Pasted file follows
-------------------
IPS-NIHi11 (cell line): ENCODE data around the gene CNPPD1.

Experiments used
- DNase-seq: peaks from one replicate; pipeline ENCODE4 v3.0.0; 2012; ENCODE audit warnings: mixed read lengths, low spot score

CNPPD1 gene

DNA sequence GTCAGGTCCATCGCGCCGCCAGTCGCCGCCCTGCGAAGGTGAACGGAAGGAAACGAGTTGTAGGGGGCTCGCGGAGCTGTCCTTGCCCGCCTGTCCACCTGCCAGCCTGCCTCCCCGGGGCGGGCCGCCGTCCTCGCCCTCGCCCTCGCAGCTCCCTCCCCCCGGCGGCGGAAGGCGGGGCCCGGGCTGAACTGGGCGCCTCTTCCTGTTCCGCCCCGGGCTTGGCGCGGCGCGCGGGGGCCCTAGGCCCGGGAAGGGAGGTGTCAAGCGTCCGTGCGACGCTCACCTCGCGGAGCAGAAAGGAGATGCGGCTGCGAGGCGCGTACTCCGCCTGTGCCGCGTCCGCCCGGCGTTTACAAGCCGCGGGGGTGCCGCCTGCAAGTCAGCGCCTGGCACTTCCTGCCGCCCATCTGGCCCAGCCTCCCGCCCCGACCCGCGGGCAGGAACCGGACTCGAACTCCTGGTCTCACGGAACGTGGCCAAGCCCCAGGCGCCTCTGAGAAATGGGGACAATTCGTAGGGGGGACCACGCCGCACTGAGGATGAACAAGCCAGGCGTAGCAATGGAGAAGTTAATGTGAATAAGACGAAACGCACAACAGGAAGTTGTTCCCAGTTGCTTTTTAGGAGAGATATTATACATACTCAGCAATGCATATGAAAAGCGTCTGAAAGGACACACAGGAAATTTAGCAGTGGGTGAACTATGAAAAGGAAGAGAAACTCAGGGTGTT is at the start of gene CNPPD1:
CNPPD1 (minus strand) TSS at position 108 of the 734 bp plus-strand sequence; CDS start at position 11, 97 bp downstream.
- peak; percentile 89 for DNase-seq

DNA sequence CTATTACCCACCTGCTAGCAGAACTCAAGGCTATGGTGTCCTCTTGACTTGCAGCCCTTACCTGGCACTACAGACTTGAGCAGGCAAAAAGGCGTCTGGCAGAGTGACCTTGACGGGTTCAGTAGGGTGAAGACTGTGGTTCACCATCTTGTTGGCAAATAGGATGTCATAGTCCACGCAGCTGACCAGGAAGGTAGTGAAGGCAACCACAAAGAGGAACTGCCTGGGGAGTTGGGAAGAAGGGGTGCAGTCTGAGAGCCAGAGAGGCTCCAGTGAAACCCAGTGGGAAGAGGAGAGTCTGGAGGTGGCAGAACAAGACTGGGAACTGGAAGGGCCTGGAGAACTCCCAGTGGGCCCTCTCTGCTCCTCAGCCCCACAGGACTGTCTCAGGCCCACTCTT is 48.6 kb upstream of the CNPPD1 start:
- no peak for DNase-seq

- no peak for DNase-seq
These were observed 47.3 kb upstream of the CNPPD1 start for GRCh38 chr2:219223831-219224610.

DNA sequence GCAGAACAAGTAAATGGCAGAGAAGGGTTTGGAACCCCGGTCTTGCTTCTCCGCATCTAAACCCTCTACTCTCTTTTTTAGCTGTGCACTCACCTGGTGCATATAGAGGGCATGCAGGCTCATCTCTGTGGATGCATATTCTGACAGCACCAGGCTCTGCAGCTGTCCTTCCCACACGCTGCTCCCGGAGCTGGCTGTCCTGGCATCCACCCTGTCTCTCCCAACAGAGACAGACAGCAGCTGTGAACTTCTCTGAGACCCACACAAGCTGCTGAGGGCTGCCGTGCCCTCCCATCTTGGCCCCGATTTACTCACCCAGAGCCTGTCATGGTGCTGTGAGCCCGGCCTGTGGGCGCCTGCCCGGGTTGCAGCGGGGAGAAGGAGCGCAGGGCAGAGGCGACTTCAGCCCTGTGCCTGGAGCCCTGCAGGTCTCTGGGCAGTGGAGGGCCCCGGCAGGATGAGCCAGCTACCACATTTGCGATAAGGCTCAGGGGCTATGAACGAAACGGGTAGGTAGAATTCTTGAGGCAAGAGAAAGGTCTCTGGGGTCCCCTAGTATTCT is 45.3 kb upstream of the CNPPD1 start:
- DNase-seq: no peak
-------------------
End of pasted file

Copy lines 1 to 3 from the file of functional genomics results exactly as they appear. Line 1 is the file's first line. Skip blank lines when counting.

IPS-NIHi11 (cell line): ENCODE data around the gene CNPPD1.

Experiments used
- DNase-seq: peaks from one replicate; pipeline ENCODE4 v3.0.0; 2012; ENCODE audit warnings: mixed read lengths, low spot score